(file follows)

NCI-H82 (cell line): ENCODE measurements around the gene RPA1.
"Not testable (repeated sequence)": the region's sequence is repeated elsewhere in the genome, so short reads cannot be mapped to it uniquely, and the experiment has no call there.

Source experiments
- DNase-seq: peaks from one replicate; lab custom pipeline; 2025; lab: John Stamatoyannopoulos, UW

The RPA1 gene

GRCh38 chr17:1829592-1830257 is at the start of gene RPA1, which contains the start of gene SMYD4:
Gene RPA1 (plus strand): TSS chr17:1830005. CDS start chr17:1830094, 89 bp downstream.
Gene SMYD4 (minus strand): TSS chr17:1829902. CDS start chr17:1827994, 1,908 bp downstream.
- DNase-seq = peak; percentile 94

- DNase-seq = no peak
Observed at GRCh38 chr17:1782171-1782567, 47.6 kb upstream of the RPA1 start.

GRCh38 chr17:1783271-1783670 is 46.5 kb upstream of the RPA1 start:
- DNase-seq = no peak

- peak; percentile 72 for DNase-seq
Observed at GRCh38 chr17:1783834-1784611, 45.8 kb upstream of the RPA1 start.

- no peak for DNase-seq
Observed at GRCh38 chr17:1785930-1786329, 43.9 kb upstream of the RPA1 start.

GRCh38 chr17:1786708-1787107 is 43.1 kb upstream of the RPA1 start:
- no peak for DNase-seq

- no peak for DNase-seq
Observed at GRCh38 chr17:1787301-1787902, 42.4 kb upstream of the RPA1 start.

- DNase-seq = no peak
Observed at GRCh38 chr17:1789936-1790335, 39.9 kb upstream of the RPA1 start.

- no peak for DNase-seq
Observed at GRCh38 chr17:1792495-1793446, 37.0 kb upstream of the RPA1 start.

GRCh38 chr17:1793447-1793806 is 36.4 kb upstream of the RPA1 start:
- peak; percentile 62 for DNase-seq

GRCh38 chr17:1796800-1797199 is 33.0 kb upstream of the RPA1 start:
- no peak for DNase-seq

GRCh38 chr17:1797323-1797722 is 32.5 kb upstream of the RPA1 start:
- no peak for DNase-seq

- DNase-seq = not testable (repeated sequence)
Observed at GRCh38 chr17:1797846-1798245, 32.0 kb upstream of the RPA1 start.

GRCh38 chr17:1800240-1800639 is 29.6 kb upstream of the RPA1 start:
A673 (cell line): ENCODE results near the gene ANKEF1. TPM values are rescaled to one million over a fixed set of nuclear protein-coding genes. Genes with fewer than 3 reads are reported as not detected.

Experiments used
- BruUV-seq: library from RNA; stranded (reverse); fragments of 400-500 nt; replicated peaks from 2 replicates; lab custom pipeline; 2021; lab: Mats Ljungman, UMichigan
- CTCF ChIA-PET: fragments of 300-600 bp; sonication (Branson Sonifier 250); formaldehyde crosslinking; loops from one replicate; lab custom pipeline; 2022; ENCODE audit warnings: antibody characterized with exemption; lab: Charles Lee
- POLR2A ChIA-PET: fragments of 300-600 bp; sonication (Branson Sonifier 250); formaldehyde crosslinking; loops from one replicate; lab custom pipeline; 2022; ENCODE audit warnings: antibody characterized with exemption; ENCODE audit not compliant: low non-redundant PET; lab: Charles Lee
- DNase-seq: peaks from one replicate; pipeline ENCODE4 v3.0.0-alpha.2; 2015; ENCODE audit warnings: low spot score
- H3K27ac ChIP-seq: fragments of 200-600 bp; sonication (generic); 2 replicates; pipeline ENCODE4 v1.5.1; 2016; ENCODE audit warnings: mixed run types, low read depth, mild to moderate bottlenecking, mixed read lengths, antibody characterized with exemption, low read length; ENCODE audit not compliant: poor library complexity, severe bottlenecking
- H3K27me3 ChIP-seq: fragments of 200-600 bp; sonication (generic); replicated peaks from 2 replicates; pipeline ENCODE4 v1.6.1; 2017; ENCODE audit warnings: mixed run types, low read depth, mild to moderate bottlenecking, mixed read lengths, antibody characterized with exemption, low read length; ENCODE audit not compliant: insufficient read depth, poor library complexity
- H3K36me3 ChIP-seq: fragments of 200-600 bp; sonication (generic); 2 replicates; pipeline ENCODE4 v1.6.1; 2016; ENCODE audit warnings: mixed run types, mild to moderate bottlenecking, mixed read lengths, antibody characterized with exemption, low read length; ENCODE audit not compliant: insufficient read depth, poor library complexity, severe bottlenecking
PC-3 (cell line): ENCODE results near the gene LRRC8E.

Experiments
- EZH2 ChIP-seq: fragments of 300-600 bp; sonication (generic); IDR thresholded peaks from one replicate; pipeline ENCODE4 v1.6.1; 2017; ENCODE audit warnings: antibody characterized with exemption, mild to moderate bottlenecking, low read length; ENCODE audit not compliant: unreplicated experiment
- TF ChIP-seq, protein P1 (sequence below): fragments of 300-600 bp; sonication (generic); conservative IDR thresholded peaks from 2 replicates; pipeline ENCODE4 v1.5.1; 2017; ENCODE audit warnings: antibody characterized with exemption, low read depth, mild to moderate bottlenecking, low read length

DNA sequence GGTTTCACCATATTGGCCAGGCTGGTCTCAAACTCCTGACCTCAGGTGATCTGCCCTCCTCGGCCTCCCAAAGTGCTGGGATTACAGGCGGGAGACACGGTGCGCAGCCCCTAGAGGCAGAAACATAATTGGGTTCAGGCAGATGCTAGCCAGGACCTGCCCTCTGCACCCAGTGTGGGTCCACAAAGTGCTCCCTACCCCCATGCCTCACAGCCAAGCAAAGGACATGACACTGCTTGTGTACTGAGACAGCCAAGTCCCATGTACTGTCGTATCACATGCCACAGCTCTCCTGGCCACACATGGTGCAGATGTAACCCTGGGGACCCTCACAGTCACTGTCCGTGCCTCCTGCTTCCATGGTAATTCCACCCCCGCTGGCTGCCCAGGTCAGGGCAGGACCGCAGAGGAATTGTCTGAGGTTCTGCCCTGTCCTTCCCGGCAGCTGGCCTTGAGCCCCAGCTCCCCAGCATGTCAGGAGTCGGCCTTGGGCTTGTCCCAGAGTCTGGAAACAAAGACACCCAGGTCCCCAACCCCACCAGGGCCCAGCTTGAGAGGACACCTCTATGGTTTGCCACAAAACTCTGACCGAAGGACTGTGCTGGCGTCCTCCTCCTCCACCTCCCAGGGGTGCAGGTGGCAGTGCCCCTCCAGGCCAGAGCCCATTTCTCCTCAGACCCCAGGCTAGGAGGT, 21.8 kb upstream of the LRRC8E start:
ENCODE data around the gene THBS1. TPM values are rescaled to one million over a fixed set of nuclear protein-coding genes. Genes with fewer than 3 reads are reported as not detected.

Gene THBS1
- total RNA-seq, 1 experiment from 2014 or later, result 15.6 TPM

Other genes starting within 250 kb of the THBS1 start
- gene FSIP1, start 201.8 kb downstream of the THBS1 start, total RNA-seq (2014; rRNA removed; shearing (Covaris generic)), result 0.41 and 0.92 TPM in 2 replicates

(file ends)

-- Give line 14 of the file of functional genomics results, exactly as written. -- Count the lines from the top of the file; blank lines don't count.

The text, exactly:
- peak; percentile 72 for DNase-seq